Saturday, 29 September 2012

Kestrel on the Hunt

Two good running days yesterday and today.

Alas yesterday, after running out to Hawton then across to Farndon, I found that Willow Holt was closed for Haymaking and cleaning up Dog Mess - ugh, bloody nature reserve and still folk can't clean up after their dogs. I saw a few Dragonflies about on the cut across to Farndon, but strangely none by the river, which seemed to be being readied for some exciting World Team Cup of fishing.

Haven't seen any sign of the opening ceremony on television though! On the reach opposite the Power Station, someone was catching a beautiful 5 pound or so Barbel, greeny silver sides, vermillion fins. I'm not massively keen on coarse fishing, but it was a pleasure to see such an attractive fish. On the whole it was a good run along the river, about 8 miles, and the sun shone and the fields glistened.

Today, not long back from a run out to Beacon Hill park, the clay lane, back of estate way. First sight of a flock of Long Tailed Tits on the cycling path, not seen any of those for a while, and a Comma butterfly obligingly allowed itself to be photographed at the entrace.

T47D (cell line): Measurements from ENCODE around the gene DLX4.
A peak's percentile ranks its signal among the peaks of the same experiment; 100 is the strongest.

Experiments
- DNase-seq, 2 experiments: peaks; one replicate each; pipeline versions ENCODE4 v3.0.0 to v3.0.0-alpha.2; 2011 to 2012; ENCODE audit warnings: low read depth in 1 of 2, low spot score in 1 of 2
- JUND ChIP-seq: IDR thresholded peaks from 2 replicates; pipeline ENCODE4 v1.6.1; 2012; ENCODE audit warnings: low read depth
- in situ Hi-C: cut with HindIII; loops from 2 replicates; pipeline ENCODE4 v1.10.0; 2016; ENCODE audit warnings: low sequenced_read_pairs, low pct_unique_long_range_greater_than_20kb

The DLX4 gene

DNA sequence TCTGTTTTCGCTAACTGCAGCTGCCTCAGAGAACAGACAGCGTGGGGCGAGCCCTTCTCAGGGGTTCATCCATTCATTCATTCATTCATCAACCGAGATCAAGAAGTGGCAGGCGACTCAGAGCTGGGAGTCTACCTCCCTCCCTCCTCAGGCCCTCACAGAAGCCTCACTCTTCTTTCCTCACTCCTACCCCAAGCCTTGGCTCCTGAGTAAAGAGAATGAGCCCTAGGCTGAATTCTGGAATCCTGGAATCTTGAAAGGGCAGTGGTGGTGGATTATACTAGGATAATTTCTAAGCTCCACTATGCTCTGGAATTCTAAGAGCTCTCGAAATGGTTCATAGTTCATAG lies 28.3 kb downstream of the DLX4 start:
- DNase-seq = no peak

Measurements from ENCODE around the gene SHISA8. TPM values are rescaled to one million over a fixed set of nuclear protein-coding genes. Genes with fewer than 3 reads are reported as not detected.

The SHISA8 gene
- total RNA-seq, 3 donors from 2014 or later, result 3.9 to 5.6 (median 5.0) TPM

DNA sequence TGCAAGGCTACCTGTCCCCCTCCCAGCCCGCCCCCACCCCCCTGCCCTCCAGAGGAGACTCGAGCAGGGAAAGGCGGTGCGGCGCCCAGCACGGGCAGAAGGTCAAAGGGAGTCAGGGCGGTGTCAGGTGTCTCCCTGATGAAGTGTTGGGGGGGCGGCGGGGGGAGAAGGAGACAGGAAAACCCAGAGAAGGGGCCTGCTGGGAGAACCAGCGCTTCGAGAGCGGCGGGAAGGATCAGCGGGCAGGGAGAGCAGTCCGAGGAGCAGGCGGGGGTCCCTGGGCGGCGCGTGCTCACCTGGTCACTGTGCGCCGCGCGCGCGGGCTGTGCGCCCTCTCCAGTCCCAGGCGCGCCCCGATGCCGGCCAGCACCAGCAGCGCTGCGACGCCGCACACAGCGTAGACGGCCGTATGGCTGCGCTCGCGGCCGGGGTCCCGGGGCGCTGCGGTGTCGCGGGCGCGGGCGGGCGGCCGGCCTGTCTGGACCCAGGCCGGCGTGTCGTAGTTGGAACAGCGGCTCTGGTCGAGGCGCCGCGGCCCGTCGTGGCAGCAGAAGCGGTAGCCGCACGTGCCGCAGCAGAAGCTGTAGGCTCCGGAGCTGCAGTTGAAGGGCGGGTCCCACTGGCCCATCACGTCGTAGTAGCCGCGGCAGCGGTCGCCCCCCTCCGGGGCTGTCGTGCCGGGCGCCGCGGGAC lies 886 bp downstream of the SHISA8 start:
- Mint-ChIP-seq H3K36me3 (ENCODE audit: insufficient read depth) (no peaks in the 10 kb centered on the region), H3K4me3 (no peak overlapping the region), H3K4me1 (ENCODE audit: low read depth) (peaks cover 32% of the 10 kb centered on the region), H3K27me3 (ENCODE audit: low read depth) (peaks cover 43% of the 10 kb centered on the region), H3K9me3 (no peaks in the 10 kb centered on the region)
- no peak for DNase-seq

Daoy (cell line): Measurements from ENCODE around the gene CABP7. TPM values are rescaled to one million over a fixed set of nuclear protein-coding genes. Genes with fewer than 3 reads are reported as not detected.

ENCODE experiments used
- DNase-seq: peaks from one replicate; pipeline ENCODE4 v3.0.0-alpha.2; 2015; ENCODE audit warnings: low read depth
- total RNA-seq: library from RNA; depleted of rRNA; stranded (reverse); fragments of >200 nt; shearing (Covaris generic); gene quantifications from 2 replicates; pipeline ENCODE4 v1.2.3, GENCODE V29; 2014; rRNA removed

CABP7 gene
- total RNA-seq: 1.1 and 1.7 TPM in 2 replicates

Someone put on a real star show for me today, as I ran along the main grassland of Beacon Hill reserve; a Kestrel was hunting low down, barely 10 feet off the ground and no more than twenty metres away. Never seen one so close, hovering in that characteristic fashion, occasionally dropping to the ground before flying up again, empty taloned. Have never seen one working the reserve before, and was very glad to see it today, working East to West across the plateau. Wonder what lives in the grass up there - voles and field mice I guess. No rabbits to be seen at the moment, which is very unusual.

A Southern Hawker (I'll keep calling them that) flew alongside me as I ran, looking rather a sad, dull blue in the grey cloud that came over at that point. I wasn't sad though, it was a lovely early afternoon to go running.

I know so many nice places round here. And you don't!

Thursday, 27 September 2012

All Is Not Yet Lost

For there are still Dragonflies about today, lit beautifully in a bright low sun and patrolling the river. I was running along the path opposite the castle when a flash of brilliant yellow green darted out of a bush, and then the turqoise-green abdomen hoops of what I always take to be a Southern Hawker revealed itself.